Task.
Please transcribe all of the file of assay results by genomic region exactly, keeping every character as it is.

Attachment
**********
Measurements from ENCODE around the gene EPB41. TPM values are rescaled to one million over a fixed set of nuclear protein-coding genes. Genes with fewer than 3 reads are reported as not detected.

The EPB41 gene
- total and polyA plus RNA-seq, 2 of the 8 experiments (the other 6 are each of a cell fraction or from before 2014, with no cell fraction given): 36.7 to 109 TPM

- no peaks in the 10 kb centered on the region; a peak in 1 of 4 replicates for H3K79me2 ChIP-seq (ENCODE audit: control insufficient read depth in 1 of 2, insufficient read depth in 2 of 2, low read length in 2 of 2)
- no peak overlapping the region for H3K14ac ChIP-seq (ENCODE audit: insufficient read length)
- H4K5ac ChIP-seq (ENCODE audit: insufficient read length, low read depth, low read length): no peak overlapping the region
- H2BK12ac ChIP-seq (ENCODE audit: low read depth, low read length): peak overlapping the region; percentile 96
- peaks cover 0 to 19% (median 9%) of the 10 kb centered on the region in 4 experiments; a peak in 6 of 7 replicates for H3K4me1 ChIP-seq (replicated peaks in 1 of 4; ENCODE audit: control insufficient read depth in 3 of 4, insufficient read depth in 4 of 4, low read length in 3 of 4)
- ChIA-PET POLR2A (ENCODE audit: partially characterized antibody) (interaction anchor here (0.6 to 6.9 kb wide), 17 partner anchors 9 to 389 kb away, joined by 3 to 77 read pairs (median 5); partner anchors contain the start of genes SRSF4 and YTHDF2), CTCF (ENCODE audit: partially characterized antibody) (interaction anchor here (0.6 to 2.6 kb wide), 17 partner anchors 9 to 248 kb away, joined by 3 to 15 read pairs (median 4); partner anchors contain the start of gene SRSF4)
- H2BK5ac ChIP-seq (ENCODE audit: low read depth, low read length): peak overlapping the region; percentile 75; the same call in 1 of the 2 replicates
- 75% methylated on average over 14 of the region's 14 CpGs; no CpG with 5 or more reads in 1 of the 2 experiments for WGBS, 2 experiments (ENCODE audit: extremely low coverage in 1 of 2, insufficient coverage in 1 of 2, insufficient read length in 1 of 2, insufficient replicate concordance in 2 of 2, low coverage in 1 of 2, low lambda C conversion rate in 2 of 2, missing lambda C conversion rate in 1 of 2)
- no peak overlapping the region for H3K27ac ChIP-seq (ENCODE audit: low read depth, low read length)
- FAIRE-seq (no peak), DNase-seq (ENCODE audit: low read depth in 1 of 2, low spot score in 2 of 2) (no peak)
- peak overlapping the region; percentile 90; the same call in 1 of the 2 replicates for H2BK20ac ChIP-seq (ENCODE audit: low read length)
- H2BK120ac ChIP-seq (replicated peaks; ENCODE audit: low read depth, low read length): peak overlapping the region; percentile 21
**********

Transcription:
Measurements from ENCODE around the gene EPB41. TPM values are rescaled to one million over a fixed set of nuclear protein-coding genes. Genes with fewer than 3 reads are reported as not detected.

The EPB41 gene
- total and polyA plus RNA-seq, 2 of the 8 experiments (the other 6 are each of a cell fraction or from before 2014, with no cell fraction given): 36.7 to 109 TPM

- no peaks in the 10 kb centered on the region; a peak in 1 of 4 replicates for H3K79me2 ChIP-seq (ENCODE audit: control insufficient read depth in 1 of 2, insufficient read depth in 2 of 2, low read length in 2 of 2)
- no peak overlapping the region for H3K14ac ChIP-seq (ENCODE audit: insufficient read length)
- H4K5ac ChIP-seq (ENCODE audit: insufficient read length, low read depth, low read length): no peak overlapping the region
- H2BK12ac ChIP-seq (ENCODE audit: low read depth, low read length): peak overlapping the region; percentile 96
- peaks cover 0 to 19% (median 9%) of the 10 kb centered on the region in 4 experiments; a peak in 6 of 7 replicates for H3K4me1 ChIP-seq (replicated peaks in 1 of 4; ENCODE audit: control insufficient read depth in 3 of 4, insufficient read depth in 4 of 4, low read length in 3 of 4)
- ChIA-PET POLR2A (ENCODE audit: partially characterized antibody) (interaction anchor here (0.6 to 6.9 kb wide), 17 partner anchors 9 to 389 kb away, joined by 3 to 77 read pairs (median 5); partner anchors contain the start of genes SRSF4 and YTHDF2), CTCF (ENCODE audit: partially characterized antibody) (interaction anchor here (0.6 to 2.6 kb wide), 17 partner anchors 9 to 248 kb away, joined by 3 to 15 read pairs (median 4); partner anchors contain the start of gene SRSF4)
- H2BK5ac ChIP-seq (ENCODE audit: low read depth, low read length): peak overlapping the region; percentile 75; the same call in 1 of the 2 replicates
- 75% methylated on average over 14 of the region's 14 CpGs; no CpG with 5 or more reads in 1 of the 2 experiments for WGBS, 2 experiments (ENCODE audit: extremely low coverage in 1 of 2, insufficient coverage in 1 of 2, insufficient read length in 1 of 2, insufficient replicate concordance in 2 of 2, low coverage in 1 of 2, low lambda C conversion rate in 2 of 2, missing lambda C conversion rate in 1 of 2)
- no peak overlapping the region for H3K27ac ChIP-seq (ENCODE audit: low read depth, low read length)
- FAIRE-seq (no peak), DNase-seq (ENCODE audit: low read depth in 1 of 2, low spot score in 2 of 2) (no peak)
- peak overlapping the region; percentile 90; the same call in 1 of the 2 replicates for H2BK20ac ChIP-seq (ENCODE audit: low read length)
- H2BK120ac ChIP-seq (replicated peaks; ENCODE audit: low read depth, low read length): peak overlapping the region; percentile 21